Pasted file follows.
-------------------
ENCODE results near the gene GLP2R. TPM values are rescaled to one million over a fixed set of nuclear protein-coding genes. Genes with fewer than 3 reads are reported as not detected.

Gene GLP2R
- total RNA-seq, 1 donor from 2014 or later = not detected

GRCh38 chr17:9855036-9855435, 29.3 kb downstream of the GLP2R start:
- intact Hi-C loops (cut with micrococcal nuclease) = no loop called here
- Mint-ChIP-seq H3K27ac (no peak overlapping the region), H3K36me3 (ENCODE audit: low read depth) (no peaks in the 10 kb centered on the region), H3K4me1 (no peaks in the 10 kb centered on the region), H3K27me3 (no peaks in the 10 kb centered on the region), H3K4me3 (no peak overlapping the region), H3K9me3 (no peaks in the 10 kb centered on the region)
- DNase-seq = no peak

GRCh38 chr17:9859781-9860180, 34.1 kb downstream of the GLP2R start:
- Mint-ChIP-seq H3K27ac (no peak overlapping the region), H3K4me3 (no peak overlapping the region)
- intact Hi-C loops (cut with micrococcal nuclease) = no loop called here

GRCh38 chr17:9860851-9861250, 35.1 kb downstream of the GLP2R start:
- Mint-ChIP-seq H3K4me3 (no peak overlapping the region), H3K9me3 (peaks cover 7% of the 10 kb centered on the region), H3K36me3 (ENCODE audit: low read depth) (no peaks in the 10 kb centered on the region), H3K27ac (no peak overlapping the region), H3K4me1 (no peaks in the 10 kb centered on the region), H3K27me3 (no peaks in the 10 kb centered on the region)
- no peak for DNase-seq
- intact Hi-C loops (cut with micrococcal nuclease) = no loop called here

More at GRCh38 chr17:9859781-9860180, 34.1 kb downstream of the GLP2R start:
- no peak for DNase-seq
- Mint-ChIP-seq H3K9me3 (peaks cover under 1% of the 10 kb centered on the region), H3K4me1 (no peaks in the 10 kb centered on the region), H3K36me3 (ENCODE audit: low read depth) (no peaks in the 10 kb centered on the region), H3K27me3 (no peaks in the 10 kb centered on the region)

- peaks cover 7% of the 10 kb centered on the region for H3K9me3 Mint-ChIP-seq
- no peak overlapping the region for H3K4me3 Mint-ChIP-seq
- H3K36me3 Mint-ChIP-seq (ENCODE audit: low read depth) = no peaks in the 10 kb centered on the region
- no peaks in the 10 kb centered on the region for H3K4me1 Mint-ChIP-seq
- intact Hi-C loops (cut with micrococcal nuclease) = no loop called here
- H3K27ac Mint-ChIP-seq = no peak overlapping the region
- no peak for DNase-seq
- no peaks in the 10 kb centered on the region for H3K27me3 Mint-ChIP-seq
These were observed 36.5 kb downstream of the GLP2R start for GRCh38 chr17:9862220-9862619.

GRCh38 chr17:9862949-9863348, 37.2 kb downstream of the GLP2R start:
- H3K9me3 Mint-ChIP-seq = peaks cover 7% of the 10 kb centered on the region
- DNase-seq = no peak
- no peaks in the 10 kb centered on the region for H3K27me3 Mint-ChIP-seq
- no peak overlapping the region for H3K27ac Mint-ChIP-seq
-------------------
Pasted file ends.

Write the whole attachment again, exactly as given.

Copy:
ENCODE results near the gene GLP2R. TPM values are rescaled to one million over a fixed set of nuclear protein-coding genes. Genes with fewer than 3 reads are reported as not detected.

Gene GLP2R
- total RNA-seq, 1 donor from 2014 or later = not detected

GRCh38 chr17:9855036-9855435, 29.3 kb downstream of the GLP2R start:
- intact Hi-C loops (cut with micrococcal nuclease) = no loop called here
- Mint-ChIP-seq H3K27ac (no peak overlapping the region), H3K36me3 (ENCODE audit: low read depth) (no peaks in the 10 kb centered on the region), H3K4me1 (no peaks in the 10 kb centered on the region), H3K27me3 (no peaks in the 10 kb centered on the region), H3K4me3 (no peak overlapping the region), H3K9me3 (no peaks in the 10 kb centered on the region)
- DNase-seq = no peak

GRCh38 chr17:9859781-9860180, 34.1 kb downstream of the GLP2R start:
- Mint-ChIP-seq H3K27ac (no peak overlapping the region), H3K4me3 (no peak overlapping the region)
- intact Hi-C loops (cut with micrococcal nuclease) = no loop called here

GRCh38 chr17:9860851-9861250, 35.1 kb downstream of the GLP2R start:
- Mint-ChIP-seq H3K4me3 (no peak overlapping the region), H3K9me3 (peaks cover 7% of the 10 kb centered on the region), H3K36me3 (ENCODE audit: low read depth) (no peaks in the 10 kb centered on the region), H3K27ac (no peak overlapping the region), H3K4me1 (no peaks in the 10 kb centered on the region), H3K27me3 (no peaks in the 10 kb centered on the region)
- no peak for DNase-seq
- intact Hi-C loops (cut with micrococcal nuclease) = no loop called here

More at GRCh38 chr17:9859781-9860180, 34.1 kb downstream of the GLP2R start:
- no peak for DNase-seq
- Mint-ChIP-seq H3K9me3 (peaks cover under 1% of the 10 kb centered on the region), H3K4me1 (no peaks in the 10 kb centered on the region), H3K36me3 (ENCODE audit: low read depth) (no peaks in the 10 kb centered on the region), H3K27me3 (no peaks in the 10 kb centered on the region)

- peaks cover 7% of the 10 kb centered on the region for H3K9me3 Mint-ChIP-seq
- no peak overlapping the region for H3K4me3 Mint-ChIP-seq
- H3K36me3 Mint-ChIP-seq (ENCODE audit: low read depth) = no peaks in the 10 kb centered on the region
- no peaks in the 10 kb centered on the region for H3K4me1 Mint-ChIP-seq
- intact Hi-C loops (cut with micrococcal nuclease) = no loop called here
- H3K27ac Mint-ChIP-seq = no peak overlapping the region
- no peak for DNase-seq
- no peaks in the 10 kb centered on the region for H3K27me3 Mint-ChIP-seq
These were observed 36.5 kb downstream of the GLP2R start for GRCh38 chr17:9862220-9862619.

GRCh38 chr17:9862949-9863348, 37.2 kb downstream of the GLP2R start:
- H3K9me3 Mint-ChIP-seq = peaks cover 7% of the 10 kb centered on the region
- DNase-seq = no peak
- no peaks in the 10 kb centered on the region for H3K27me3 Mint-ChIP-seq
- no peak overlapping the region for H3K27ac Mint-ChIP-seq